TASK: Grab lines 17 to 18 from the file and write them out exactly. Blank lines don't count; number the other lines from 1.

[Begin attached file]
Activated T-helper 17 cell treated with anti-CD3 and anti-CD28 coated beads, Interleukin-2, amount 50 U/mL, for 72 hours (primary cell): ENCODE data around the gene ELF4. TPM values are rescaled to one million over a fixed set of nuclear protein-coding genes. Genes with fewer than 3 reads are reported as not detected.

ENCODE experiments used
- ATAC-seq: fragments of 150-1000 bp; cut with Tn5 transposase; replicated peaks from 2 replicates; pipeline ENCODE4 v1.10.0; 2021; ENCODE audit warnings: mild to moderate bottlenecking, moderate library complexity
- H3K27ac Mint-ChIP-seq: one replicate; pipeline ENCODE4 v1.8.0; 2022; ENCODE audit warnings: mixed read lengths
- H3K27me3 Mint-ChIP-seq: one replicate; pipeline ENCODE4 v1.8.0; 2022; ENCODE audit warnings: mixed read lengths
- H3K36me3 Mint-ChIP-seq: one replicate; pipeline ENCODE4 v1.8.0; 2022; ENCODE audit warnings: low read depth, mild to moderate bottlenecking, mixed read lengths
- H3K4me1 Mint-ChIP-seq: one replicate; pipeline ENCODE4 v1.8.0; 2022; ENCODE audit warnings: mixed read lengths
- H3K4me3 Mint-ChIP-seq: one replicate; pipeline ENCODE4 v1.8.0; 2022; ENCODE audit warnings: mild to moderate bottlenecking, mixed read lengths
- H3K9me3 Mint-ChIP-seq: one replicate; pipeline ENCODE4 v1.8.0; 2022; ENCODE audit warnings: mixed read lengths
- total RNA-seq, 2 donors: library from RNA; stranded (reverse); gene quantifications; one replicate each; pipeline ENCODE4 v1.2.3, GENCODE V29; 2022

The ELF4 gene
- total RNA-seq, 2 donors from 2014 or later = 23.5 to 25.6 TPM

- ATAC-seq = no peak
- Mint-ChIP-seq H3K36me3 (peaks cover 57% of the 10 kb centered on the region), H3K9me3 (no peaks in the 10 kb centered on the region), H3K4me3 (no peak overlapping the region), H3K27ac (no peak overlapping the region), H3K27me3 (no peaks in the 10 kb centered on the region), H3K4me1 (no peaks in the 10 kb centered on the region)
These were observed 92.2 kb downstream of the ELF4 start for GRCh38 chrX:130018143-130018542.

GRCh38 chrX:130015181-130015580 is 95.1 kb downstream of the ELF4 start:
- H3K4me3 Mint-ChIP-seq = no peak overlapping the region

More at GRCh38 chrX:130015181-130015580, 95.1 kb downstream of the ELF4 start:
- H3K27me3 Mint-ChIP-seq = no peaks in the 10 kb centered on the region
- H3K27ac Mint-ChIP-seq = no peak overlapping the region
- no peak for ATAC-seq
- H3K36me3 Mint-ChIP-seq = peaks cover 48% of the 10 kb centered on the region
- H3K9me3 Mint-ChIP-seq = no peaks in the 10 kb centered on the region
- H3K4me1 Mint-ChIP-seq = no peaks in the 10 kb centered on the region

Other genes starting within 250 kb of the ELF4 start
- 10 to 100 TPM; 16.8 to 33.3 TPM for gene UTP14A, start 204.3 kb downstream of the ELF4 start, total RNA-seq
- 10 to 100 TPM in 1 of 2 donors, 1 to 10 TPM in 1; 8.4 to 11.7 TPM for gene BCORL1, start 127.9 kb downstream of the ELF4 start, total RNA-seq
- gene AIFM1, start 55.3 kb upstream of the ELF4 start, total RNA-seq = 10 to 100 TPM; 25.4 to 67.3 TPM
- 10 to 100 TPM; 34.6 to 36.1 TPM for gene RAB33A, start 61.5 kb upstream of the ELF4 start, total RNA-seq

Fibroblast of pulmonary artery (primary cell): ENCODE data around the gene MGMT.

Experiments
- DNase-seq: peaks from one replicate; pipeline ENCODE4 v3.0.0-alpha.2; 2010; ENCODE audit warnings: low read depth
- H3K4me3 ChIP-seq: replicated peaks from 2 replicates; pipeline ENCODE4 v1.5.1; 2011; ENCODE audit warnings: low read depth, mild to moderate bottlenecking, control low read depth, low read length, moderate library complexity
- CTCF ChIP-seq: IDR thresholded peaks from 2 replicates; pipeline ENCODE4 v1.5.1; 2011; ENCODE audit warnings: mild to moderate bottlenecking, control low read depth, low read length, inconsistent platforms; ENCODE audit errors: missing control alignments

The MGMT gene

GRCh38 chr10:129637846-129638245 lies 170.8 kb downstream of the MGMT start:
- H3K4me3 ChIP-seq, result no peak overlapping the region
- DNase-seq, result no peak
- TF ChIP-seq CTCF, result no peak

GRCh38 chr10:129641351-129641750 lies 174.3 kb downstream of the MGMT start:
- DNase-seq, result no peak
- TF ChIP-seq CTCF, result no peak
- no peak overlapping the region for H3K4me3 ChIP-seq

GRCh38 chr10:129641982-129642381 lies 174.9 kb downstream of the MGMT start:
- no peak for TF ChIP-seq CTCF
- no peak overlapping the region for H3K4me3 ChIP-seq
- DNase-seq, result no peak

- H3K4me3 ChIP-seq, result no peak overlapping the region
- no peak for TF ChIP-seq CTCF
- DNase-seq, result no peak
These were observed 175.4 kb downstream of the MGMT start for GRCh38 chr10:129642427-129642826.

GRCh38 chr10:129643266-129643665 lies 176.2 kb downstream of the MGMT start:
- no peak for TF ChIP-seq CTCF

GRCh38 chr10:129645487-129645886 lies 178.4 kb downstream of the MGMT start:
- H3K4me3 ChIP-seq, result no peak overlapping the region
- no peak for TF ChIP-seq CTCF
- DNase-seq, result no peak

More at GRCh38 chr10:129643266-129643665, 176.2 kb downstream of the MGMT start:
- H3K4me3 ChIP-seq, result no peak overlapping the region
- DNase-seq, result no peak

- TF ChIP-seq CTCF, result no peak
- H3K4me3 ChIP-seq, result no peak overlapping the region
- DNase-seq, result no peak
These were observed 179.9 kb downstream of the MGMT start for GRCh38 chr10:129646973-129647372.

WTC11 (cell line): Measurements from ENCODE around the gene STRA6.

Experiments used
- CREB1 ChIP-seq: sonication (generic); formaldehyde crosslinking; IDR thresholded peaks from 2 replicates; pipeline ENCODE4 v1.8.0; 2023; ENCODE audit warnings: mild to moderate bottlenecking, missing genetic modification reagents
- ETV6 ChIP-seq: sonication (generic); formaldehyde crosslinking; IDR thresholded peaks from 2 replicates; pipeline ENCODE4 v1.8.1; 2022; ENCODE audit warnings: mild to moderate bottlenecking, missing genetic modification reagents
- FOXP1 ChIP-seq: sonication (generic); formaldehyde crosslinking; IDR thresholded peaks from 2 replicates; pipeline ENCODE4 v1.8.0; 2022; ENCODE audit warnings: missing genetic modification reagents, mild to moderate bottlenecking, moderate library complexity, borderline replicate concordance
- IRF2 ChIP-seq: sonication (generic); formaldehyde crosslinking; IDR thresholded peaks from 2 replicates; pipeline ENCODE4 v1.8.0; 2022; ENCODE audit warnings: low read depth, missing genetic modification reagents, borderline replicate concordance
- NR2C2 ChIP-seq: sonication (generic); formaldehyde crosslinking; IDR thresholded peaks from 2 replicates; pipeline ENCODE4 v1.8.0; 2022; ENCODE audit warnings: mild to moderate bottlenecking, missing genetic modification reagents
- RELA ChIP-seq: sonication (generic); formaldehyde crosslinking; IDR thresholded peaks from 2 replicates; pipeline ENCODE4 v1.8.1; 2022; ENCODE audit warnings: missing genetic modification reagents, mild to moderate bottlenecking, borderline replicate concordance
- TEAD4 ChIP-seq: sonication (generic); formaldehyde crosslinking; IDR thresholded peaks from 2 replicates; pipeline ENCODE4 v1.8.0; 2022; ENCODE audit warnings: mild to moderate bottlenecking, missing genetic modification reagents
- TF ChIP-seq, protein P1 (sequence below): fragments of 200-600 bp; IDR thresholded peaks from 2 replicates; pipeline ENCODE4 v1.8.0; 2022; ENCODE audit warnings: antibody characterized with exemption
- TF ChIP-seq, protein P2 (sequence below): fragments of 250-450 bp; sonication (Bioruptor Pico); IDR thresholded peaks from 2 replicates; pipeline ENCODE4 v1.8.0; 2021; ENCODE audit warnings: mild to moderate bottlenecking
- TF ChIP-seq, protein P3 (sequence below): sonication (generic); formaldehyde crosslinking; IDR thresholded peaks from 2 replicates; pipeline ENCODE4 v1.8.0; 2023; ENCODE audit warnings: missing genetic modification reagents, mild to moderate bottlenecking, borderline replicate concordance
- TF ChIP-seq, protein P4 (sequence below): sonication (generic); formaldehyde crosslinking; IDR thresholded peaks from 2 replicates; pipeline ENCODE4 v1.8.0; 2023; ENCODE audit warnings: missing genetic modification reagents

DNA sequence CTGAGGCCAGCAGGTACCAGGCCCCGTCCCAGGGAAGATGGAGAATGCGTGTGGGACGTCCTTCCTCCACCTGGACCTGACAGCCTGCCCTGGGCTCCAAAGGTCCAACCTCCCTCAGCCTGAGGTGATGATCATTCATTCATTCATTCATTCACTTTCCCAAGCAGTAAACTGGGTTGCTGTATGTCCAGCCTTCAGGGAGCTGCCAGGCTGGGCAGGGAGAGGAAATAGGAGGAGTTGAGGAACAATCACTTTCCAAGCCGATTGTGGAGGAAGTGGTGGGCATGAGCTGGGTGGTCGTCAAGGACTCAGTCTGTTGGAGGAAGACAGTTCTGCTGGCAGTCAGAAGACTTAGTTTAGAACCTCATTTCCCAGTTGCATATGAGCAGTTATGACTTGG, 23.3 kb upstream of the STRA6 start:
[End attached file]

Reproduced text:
- H3K4me3 Mint-ChIP-seq = no peak overlapping the region

More at GRCh38 chrX:130015181-130015580, 95.1 kb downstream of the ELF4 start: